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Supermoon eclipse: What is it and where can you watch it around Los Angeles?

A previous "blood moon" as seen from Koreatown, west of Los Angeles.

There are lots of exciting programs coming to your televisions this fall, but for star-watchers, the best show will be in the sky — as usual.

Sunday, Sept. 27, we'll be treated to a total lunar eclipse and a so-called "supermoon" during primetime viewing hours. That means not only will the moon be completely covered by the Earth's shadow, it will also appear about 14 percent larger in the sky than it usually does.

This happens because the moon's orbit is elliptical, so sometimes it flies closer to the Earth and sometimes it's further away. When it's full and closer than usual, it's referred to as a "supermoon."

What time is the supermoon lunar eclipse?

Here's what to expect this Sunday:

  • 6:43 p.m. — The sun will set and the moon will be rising to the east. At this point, the moon will already be partially eclipsed
  • 7:11 p.m. — The total eclipse begins as the Earth's shadow fully shrouds the moon
  • 7:48 p.m. — The eclipse reaches its peak and the moon appears its darkest
  • 8:23 p.m. — The total eclipse ends as part of the moon leaves Earth's shadow
  • 9:27 p.m. — All of the moon exits Earth's shadow and the show is over

Sometimes a total lunar eclipse is called a "blood moon," because the moon can turn a reddish hue during the event. That happens because, even though the Earth blocks most light from the sun, some of the longer rays of light — like reds and oranges — can curve around our planet's atmosphere to paint the moon a coppery shade.

In fact, the recent wildfires in California may impact the moon's color even more. According to the Sierra Club, "the soot in the air may change the appearance of the lunar eclipse, making it darker or possibly more violet, depending on the amount and type of aerosols and how they filter the view."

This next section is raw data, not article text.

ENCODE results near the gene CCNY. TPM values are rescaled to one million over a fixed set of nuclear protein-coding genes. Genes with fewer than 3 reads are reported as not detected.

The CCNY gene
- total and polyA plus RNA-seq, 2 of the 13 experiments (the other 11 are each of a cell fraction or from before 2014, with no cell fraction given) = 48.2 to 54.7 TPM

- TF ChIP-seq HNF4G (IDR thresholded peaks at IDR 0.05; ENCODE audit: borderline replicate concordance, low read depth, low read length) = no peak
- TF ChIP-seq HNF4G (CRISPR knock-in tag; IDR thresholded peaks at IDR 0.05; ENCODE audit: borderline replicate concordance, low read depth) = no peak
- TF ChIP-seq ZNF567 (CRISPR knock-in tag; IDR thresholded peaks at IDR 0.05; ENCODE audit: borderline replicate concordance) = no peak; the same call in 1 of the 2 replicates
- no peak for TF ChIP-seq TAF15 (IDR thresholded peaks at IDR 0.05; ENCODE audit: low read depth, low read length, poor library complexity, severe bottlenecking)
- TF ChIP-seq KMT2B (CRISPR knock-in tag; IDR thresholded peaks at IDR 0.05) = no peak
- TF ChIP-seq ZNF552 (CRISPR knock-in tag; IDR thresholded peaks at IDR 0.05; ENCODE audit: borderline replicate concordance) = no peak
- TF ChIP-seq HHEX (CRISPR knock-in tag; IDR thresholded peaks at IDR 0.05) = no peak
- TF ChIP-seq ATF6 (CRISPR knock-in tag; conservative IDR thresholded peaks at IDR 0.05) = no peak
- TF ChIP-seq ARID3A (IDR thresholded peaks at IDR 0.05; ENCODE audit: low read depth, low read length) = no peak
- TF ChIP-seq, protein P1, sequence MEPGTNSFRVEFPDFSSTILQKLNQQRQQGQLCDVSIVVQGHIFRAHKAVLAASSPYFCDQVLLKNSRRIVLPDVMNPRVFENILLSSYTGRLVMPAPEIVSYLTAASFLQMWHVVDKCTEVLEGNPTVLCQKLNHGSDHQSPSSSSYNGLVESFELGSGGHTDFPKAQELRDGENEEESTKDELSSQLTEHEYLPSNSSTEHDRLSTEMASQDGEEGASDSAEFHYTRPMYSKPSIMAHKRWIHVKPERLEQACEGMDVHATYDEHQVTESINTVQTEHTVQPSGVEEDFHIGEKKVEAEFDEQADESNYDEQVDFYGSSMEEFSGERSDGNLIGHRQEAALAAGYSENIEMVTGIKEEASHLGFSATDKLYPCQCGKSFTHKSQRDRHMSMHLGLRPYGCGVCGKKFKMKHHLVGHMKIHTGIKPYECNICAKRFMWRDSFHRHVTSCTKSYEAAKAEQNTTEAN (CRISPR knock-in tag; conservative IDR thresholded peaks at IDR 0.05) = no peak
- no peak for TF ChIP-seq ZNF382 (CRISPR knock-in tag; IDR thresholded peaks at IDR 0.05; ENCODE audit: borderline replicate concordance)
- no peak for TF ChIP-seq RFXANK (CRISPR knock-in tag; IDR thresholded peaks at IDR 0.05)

Where to watch it

The nice thing about a lunar eclipse is that, unlike a solar eclipse, you don't need any fancy glasses or gizmos to watch it. Just point your peepers at the moon and stare away. Go ahead, we won't stop you. If you have binoculars or a telescope, that will improve your view.

If you want to make a night of it, here are some special places to watch the eclipse:

  • Griffith Observatory will host a free public viewing party starting at 6:30 p.m. There will be binoculars, telescopes and live piano music by Ray Ushikubo of the Colburn School. He'll be performing moon-related pieces, as you'd expect. "Moonlight Sonata," anyone? Blankets are welcome — but no chairs. Expect large crowds. If you want to watch this event from home, there will be a live video stream.
  • The Department of Physics and Astronomy at UC Riverside is hosting a viewing of the eclipse on campus from 7:30 p.m. to 9:30 p.m. This Friday, the school is putting on a free public talk on lunar eclipses, and on Saturday, UCR astronomers will lead a two-hour workshop showing people how to use a telescope.
  • Clockshop, an arts group in Frogtown, is putting on a campfire story-time at the Los Angeles River. Hear authors Robin Coste Lewis and Ben Loory read "slightly spooky stories" as the moon rises. Bring your own picnic supplies and RSVP if you are interested.
  • Cal State Fullerton is breaking out the telescopes for a viewing party at the Fullerton Arboretum. Fun for all ages, but bring some cash: it's five dollars to get in unless you have a CSUF student Titan card or are a child under the age of three.
  • State Parks are a great place to see the show. Glenn Miller, a Tongva (Gabrielino) Indian astronomer recommends hiking to the top of Saddleback Butte in Lancaster. "This will provide a great opportunity for an eclipse party or a romantic alfresco dinner," he noted in a release from the California State Parks. 

Of course, any vista with an unobstructed view of the east should provide a nice look at the eclipse, so make a plan and enjoy! Be sure to bring a blanket or a sweater if it gets chilly.